Sunday, August 1, 2010

Epilogue (Epiblog?)

I've been back home for two months, readjusting to simple things like indoor plumbing, fresh seafood, and a very nice absence of indirect fire. The month-long "Transition Leave" followed by a return to my civilian job has been spent in part processing the lessons I learned about myself, family, fellow soldiers, and all other aspects of a combat zone deployment. When I began this blog in April, 2009, I knew there would be a lot of new experiences, mixed with familiar situations from both military and law enforcement prior service. The biggest question in my mind was whether or not I would perform satisfactorily during a war. It's a question most military folks ask themselves.  I think, upon reflection, that I did okay. I managed for the most part to keep up with my younger colleagues, I never shirked from "outside the wire" missions, nor did I wet my pants during rocket attacks. My teammates provided me positive feedback, and made me feel like a contributing member of our detachment, rather than an old geezer has-been soldier. Their approval and acceptance has meant the most to me, far more than any medal or promotion, and I suspect I will be friends with some of them for a long time to come.

My perspective about most things has changed somewhat. Stuff that used to get me kind of wound up no longer has that effect. While I considered myself fairly laid back before deployment, now I'm even more so. That doesn't mean I am apathetic, I just don't sweat the small stuff...and a lot more things qualify as "small stuff" these days.  When I hear people who go ballistic over inconsequential matters, such as how our local Major League Baseball team is performing, I just shake my head sadly, and wish that they would apply such anger and emotional energy to something that really matters like finding a cure for cancer, ending child abuse and domestic violence, combating illiteracy, homelessness, or crappy TV sitcoms. My sense of humor is still very much intact, though occasionally I have come close to offering comments which would definitely fail the "Not Downrange Political Correctness Test". I found the frank, often crude humor exhibited by almost everyone over there to be very 1970's in flavor. Some of it made me uncomfortable, or just surprised, but for the most part it was refreshing to be able to joke without every comment risking punishment.  We still had clear standards and boundaries...racism and sexual harassment were never tolerated...but most everything else was fair game.  I especially enjoyed the proliferation of practical jokes, which also served to keep us sane. It was also a measure of social standing...if you were the target of the occasional prank, it meant that you were part of the clan. Those colleagues who overreacted to being the butt of a practical joke soon found themselves excluded altogether, although it usually required much more egregious behavior to rate complete shunning. Liars, slackers, and gross incompetents qualified on the first ballot.  In a war zone, being quietly bounced from the "Band of Brothers/Sisters" is a lonely fate. Of course, the ostracized soon formed their own clique, so nobody was ever truly alone for long.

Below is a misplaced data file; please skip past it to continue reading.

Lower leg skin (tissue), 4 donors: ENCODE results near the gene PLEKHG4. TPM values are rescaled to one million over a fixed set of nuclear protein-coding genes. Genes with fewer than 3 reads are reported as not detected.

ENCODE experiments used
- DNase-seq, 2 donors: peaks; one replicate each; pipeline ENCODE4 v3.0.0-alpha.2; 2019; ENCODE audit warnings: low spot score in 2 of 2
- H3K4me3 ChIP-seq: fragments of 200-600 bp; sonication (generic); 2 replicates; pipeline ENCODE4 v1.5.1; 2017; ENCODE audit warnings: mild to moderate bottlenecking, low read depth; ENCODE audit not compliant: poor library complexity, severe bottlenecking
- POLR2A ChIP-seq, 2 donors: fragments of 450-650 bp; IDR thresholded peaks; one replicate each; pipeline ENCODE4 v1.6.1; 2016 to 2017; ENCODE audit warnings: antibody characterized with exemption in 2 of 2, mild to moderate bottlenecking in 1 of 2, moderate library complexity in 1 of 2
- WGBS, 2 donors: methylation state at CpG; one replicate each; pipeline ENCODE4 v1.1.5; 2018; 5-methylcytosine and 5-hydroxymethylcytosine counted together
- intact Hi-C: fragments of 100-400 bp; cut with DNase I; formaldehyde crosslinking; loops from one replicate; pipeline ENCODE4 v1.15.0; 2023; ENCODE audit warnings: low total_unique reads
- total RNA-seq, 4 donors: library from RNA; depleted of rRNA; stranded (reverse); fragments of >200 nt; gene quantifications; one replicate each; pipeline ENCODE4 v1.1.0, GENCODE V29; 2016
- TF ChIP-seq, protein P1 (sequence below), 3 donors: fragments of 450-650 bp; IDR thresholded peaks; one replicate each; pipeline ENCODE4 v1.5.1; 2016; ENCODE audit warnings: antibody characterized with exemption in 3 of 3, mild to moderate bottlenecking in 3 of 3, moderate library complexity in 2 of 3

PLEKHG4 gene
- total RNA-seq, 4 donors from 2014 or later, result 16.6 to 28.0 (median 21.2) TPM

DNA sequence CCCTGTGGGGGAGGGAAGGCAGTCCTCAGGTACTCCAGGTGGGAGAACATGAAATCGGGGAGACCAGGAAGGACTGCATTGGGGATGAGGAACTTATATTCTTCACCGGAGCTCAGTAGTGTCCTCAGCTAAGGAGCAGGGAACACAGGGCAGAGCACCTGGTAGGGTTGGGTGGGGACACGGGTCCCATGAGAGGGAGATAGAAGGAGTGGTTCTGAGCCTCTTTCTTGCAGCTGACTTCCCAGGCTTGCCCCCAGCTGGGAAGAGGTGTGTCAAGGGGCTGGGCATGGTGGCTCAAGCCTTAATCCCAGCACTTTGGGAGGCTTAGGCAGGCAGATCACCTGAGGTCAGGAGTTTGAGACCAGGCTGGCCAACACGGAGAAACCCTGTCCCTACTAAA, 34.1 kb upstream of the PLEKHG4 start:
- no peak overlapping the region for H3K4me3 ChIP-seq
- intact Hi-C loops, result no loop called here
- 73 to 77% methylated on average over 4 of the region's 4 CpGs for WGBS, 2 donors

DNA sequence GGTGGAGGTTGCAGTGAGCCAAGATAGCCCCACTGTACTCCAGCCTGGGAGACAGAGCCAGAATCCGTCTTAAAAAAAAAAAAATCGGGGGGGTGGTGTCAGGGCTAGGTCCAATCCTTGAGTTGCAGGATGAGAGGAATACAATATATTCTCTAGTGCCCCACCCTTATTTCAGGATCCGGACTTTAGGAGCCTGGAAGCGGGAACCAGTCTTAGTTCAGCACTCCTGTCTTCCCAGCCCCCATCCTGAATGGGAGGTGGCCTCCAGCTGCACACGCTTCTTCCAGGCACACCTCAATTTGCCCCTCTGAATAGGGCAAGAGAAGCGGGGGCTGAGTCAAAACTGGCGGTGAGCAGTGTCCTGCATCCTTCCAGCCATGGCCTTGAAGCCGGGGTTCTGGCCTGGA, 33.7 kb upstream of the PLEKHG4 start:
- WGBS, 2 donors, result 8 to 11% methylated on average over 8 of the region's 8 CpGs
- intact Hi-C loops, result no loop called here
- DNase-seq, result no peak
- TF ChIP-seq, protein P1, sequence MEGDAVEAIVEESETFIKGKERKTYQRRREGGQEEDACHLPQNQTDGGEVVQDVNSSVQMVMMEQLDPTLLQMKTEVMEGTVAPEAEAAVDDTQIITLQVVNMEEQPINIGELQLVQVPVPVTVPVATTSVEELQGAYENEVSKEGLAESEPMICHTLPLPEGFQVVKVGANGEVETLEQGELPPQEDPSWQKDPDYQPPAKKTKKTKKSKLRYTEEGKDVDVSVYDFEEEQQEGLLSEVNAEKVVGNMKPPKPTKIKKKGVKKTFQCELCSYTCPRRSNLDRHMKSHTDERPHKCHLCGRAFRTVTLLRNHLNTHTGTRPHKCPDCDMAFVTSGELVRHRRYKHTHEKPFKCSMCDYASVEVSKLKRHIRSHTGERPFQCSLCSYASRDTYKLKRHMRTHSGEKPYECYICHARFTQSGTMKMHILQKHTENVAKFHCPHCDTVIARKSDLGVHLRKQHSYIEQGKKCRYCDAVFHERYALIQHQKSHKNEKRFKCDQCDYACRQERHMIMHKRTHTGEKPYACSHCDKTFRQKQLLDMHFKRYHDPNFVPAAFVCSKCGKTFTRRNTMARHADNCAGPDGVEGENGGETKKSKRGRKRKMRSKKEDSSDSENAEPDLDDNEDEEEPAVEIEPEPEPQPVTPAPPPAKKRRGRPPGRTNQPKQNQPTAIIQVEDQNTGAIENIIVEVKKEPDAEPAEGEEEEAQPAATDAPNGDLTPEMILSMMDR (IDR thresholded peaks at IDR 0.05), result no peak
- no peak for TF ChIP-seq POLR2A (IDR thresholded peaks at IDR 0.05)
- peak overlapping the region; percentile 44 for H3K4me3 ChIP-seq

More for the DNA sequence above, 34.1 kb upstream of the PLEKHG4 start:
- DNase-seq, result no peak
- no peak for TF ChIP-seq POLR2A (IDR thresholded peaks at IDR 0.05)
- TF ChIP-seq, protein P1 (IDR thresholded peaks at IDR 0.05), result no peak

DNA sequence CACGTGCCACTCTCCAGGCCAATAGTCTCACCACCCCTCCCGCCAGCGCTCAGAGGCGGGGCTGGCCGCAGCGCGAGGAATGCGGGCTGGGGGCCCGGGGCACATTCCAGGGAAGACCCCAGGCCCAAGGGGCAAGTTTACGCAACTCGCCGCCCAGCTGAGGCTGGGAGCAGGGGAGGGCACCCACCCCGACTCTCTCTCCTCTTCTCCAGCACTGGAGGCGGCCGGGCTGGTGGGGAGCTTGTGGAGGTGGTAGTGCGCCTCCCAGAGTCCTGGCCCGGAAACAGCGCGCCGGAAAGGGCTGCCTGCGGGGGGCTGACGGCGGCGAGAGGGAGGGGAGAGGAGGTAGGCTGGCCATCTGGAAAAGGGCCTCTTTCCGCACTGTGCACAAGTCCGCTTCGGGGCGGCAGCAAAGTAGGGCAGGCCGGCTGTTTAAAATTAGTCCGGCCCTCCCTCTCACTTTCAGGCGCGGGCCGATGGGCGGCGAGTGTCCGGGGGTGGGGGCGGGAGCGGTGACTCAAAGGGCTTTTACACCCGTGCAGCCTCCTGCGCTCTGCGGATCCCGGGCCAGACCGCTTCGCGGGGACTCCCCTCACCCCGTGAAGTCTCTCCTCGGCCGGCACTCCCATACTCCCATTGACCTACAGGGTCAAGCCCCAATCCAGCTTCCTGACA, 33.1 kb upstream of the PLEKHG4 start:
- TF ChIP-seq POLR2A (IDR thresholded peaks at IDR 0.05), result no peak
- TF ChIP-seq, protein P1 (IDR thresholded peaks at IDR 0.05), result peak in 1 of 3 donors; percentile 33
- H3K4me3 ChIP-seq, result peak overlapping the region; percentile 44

While there were a lot of positive, or at least interesting aspects to being deployed to Iraq for almost a year, two situations really sucked for me. The first, and most negative aspect of 14 months away from home, was being away from my wife. While a number of my teammates relished the absence from their spouses for a variety of reasons, I definitely missed my wife every day. I am extremely lucky to have found such an amazing spousal unit, and definitely do not take her presence in my life for granted. At our ages, each day is a gift, so I keenly felt the loss of leaving over 300 of those days "unopened". One upside is that the process of getting to know each other all over again is a lot like dating, but without the uncertainty and angst.
The second most unhappy part of being gone for so long was the deaths of a number of close friends, former colleagues, and family members which occurred in what seemed like rapid succession.  Though it helped to blog about their passing, I deeply regret not being able to attend their funerals/memorial services. In some ways, I still don't have closure, and that hurts. I was very thankful that my mother, whose health had seriously declined after I left, hung in there long enough for me to visit her the week I returned. She passed away the following week, but this time there was nothing left unsaid between us, and we had a chance to say goodbye to each other on our terms. (One thing that the Army and the American Red Cross still do exceptionally well is arrange for emergency leave, for which I will be eternally grateful.)